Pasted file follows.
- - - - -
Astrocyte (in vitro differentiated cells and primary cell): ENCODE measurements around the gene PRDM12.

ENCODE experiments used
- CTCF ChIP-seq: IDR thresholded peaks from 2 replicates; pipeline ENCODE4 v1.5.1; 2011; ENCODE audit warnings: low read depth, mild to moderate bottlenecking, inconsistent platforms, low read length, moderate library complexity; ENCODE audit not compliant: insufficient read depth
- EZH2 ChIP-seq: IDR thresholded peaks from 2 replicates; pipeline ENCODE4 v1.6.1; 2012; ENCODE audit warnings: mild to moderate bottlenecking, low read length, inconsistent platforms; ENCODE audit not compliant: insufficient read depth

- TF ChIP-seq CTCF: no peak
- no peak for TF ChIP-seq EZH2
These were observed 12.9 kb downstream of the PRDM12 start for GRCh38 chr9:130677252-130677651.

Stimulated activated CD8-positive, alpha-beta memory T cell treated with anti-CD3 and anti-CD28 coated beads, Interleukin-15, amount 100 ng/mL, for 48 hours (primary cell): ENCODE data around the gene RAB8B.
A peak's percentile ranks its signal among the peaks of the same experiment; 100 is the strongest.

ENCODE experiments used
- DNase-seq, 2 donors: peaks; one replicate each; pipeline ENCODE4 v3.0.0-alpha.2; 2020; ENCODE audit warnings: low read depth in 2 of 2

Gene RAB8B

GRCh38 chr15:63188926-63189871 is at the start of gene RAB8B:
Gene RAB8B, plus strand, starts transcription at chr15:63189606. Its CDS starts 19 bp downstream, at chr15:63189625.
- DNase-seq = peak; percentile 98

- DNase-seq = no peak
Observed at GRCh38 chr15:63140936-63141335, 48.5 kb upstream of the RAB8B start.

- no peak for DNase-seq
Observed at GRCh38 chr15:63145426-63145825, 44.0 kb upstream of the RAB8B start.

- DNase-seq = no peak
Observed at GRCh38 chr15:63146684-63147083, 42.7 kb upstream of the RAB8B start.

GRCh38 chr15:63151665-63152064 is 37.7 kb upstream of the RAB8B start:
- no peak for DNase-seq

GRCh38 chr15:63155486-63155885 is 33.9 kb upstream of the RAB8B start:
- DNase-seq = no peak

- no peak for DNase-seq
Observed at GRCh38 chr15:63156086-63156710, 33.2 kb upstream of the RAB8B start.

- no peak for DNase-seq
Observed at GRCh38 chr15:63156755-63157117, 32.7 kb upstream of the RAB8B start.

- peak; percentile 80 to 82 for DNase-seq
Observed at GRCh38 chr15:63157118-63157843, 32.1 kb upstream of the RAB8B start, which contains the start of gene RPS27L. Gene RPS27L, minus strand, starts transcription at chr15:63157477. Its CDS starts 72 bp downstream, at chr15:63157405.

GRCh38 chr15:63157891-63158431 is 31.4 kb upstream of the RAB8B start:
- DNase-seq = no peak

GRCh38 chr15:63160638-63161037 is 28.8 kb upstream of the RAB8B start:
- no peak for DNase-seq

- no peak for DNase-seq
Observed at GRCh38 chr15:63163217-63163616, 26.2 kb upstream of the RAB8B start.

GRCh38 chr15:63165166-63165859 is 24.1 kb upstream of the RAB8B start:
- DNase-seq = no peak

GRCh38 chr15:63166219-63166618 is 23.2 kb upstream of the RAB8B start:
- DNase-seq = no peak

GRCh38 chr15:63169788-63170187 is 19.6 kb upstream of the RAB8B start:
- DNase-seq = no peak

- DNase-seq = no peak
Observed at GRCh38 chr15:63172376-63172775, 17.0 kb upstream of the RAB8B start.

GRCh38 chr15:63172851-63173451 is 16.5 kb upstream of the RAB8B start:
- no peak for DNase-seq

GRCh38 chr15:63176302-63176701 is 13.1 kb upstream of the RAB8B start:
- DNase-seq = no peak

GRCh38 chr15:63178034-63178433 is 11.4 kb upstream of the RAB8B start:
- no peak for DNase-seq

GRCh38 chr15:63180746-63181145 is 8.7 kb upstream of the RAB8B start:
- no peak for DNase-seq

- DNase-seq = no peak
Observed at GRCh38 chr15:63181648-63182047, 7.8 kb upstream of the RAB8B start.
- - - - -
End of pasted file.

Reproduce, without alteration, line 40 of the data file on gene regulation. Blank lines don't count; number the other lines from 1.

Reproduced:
GRCh38 chr15:63166219-63166618 is 23.2 kb upstream of the RAB8B start: